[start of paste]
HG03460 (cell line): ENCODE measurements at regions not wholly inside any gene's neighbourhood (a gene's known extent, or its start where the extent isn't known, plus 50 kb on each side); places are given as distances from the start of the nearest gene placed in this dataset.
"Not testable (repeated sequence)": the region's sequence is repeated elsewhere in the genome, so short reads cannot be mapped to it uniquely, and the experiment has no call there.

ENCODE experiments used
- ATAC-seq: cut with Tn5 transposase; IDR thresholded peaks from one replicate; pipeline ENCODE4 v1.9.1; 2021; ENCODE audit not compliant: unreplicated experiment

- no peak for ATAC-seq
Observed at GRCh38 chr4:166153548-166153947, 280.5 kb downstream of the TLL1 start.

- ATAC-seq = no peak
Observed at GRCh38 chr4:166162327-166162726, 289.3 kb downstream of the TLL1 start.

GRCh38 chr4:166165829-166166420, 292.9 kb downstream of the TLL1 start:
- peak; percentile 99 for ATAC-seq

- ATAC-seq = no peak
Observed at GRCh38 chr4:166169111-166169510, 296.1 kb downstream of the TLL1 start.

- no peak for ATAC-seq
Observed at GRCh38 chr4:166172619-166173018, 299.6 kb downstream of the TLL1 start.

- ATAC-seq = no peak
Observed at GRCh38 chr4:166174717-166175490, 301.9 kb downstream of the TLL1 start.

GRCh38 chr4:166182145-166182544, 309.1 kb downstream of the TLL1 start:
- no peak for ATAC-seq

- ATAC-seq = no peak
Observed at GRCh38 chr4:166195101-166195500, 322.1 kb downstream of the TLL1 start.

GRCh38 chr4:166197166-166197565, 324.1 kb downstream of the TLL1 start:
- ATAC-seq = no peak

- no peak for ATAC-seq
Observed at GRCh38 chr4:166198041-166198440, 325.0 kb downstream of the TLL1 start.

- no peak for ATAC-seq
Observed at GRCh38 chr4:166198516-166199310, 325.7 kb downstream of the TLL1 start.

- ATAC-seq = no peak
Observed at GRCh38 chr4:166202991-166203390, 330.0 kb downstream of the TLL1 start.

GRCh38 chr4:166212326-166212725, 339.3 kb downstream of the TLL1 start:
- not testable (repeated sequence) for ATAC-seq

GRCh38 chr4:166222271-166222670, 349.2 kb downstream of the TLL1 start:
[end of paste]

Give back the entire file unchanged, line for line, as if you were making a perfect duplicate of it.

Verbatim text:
HG03460 (cell line): ENCODE measurements at regions not wholly inside any gene's neighbourhood (a gene's known extent, or its start where the extent isn't known, plus 50 kb on each side); places are given as distances from the start of the nearest gene placed in this dataset.
"Not testable (repeated sequence)": the region's sequence is repeated elsewhere in the genome, so short reads cannot be mapped to it uniquely, and the experiment has no call there.

ENCODE experiments used
- ATAC-seq: cut with Tn5 transposase; IDR thresholded peaks from one replicate; pipeline ENCODE4 v1.9.1; 2021; ENCODE audit not compliant: unreplicated experiment

- no peak for ATAC-seq
Observed at GRCh38 chr4:166153548-166153947, 280.5 kb downstream of the TLL1 start.

- ATAC-seq = no peak
Observed at GRCh38 chr4:166162327-166162726, 289.3 kb downstream of the TLL1 start.

GRCh38 chr4:166165829-166166420, 292.9 kb downstream of the TLL1 start:
- peak; percentile 99 for ATAC-seq

- ATAC-seq = no peak
Observed at GRCh38 chr4:166169111-166169510, 296.1 kb downstream of the TLL1 start.

- no peak for ATAC-seq
Observed at GRCh38 chr4:166172619-166173018, 299.6 kb downstream of the TLL1 start.

- ATAC-seq = no peak
Observed at GRCh38 chr4:166174717-166175490, 301.9 kb downstream of the TLL1 start.

GRCh38 chr4:166182145-166182544, 309.1 kb downstream of the TLL1 start:
- no peak for ATAC-seq

- ATAC-seq = no peak
Observed at GRCh38 chr4:166195101-166195500, 322.1 kb downstream of the TLL1 start.

GRCh38 chr4:166197166-166197565, 324.1 kb downstream of the TLL1 start:
- ATAC-seq = no peak

- no peak for ATAC-seq
Observed at GRCh38 chr4:166198041-166198440, 325.0 kb downstream of the TLL1 start.

- no peak for ATAC-seq
Observed at GRCh38 chr4:166198516-166199310, 325.7 kb downstream of the TLL1 start.

- ATAC-seq = no peak
Observed at GRCh38 chr4:166202991-166203390, 330.0 kb downstream of the TLL1 start.

GRCh38 chr4:166212326-166212725, 339.3 kb downstream of the TLL1 start:
- not testable (repeated sequence) for ATAC-seq

GRCh38 chr4:166222271-166222670, 349.2 kb downstream of the TLL1 start: